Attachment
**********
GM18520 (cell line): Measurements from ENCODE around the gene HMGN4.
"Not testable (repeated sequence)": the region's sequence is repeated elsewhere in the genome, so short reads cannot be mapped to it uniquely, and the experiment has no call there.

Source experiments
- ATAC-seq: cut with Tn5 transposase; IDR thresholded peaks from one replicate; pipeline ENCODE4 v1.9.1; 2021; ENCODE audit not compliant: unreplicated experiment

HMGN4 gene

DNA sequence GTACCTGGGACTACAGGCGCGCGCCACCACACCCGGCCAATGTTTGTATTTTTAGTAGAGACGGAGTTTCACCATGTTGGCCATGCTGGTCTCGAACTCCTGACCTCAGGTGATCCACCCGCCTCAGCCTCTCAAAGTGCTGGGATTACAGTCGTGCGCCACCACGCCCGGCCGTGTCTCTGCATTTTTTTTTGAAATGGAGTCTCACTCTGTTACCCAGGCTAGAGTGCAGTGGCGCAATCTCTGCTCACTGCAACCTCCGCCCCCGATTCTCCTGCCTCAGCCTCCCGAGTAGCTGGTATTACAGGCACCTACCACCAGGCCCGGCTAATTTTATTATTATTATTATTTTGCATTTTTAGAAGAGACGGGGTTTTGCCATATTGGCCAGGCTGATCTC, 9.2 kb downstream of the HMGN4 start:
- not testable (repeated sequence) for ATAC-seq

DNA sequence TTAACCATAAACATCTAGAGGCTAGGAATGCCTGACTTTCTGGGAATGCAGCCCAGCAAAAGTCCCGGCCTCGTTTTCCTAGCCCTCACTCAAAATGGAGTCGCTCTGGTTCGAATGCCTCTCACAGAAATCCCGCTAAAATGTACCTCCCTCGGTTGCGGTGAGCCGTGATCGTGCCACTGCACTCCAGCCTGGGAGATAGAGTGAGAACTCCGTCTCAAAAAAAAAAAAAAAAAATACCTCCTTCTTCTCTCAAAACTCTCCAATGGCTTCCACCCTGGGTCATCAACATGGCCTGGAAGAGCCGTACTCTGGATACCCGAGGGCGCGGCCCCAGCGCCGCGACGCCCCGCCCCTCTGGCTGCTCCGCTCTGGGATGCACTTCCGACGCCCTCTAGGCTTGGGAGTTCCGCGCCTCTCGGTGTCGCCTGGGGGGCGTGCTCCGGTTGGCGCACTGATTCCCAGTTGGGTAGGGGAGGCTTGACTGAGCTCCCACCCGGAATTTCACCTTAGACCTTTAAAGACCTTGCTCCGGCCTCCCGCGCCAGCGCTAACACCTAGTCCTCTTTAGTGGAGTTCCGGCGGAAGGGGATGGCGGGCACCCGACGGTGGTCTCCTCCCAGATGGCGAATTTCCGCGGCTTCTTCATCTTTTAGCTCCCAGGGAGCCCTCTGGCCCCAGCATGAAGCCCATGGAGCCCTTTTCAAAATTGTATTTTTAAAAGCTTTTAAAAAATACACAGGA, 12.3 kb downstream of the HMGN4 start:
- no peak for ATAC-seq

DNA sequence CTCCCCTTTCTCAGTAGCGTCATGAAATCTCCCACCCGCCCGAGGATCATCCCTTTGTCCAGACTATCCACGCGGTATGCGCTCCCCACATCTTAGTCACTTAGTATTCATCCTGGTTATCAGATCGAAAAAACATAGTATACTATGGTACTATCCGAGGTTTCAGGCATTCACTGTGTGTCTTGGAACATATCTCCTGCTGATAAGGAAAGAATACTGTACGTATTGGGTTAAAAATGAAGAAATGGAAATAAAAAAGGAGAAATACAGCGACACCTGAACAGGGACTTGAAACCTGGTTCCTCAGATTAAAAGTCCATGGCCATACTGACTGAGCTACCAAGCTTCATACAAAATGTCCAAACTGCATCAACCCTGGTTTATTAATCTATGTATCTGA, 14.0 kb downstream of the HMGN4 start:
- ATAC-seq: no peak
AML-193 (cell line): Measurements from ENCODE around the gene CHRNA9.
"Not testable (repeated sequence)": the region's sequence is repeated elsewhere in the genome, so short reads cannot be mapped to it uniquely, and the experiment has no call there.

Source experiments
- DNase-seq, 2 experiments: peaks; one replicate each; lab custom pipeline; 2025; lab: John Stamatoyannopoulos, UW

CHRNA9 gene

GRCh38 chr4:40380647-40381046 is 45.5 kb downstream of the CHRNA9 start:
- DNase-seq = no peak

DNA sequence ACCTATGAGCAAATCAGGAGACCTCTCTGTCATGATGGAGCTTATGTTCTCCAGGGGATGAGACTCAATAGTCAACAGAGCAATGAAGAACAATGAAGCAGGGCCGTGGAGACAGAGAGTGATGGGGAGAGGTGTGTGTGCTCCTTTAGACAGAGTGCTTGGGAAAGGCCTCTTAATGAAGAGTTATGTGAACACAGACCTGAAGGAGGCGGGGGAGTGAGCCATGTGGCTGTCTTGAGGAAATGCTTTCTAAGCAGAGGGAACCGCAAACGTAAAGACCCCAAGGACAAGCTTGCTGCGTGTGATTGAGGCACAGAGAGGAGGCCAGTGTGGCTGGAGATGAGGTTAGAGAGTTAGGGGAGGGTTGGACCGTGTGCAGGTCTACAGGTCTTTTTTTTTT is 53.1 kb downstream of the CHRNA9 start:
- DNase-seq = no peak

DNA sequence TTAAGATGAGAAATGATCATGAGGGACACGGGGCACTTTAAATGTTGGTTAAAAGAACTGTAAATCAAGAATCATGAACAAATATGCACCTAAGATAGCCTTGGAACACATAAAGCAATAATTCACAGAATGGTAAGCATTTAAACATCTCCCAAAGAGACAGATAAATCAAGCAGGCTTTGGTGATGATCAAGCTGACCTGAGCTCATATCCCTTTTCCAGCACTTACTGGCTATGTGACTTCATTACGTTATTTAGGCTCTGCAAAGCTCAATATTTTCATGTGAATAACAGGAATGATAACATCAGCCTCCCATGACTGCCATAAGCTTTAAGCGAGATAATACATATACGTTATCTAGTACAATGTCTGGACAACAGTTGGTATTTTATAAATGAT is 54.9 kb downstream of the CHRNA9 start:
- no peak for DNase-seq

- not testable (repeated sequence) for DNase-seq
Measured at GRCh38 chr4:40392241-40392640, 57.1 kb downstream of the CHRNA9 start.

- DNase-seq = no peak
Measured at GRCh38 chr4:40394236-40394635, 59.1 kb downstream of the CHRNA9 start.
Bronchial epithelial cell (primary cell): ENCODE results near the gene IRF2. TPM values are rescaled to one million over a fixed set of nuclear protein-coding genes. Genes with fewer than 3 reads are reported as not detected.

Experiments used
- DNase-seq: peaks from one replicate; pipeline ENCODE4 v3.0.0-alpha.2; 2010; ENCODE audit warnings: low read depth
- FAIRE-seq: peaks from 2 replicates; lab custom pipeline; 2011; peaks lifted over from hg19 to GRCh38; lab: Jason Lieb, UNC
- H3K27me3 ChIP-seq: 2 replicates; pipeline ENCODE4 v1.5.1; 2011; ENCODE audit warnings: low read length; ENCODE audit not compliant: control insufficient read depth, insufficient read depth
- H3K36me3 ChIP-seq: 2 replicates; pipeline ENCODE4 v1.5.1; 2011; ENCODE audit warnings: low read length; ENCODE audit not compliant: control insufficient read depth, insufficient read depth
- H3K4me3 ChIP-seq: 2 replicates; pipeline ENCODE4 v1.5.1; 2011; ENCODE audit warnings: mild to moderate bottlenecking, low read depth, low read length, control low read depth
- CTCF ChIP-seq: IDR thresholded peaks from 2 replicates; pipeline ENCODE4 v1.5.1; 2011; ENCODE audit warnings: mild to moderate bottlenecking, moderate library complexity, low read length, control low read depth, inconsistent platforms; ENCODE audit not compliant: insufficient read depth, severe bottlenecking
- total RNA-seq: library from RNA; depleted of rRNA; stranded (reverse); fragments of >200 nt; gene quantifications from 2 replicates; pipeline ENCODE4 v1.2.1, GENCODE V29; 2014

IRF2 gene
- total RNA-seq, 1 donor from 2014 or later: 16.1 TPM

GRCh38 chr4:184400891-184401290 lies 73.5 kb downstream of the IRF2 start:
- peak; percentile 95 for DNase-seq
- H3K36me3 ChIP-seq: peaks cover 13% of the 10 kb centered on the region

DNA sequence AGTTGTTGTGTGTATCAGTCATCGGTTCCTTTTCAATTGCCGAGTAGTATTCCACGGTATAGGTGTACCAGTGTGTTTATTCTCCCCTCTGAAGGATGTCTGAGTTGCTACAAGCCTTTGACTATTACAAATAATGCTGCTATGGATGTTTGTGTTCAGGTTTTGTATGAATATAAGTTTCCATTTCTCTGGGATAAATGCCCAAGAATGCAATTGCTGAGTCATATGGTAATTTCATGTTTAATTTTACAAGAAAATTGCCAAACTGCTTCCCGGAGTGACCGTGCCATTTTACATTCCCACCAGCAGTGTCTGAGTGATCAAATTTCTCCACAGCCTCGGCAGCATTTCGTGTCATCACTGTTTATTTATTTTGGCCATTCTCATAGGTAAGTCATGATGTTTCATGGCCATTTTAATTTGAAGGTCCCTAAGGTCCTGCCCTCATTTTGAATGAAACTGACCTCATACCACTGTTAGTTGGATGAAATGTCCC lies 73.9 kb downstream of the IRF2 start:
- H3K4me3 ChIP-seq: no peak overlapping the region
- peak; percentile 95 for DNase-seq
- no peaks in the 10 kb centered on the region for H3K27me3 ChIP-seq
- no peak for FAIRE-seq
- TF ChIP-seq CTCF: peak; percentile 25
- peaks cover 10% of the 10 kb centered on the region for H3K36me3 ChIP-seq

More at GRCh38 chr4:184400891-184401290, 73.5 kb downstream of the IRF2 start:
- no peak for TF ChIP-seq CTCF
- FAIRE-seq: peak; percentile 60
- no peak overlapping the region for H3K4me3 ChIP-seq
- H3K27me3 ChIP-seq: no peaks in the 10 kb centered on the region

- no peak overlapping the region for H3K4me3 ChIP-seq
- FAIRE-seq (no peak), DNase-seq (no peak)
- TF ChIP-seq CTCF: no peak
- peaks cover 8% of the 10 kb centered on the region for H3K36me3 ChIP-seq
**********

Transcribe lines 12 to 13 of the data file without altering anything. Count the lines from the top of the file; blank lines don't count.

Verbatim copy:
AML-193 (cell line): Measurements from ENCODE around the gene CHRNA9.
"Not testable (repeated sequence)": the region's sequence is repeated elsewhere in the genome, so short reads cannot be mapped to it uniquely, and the experiment has no call there.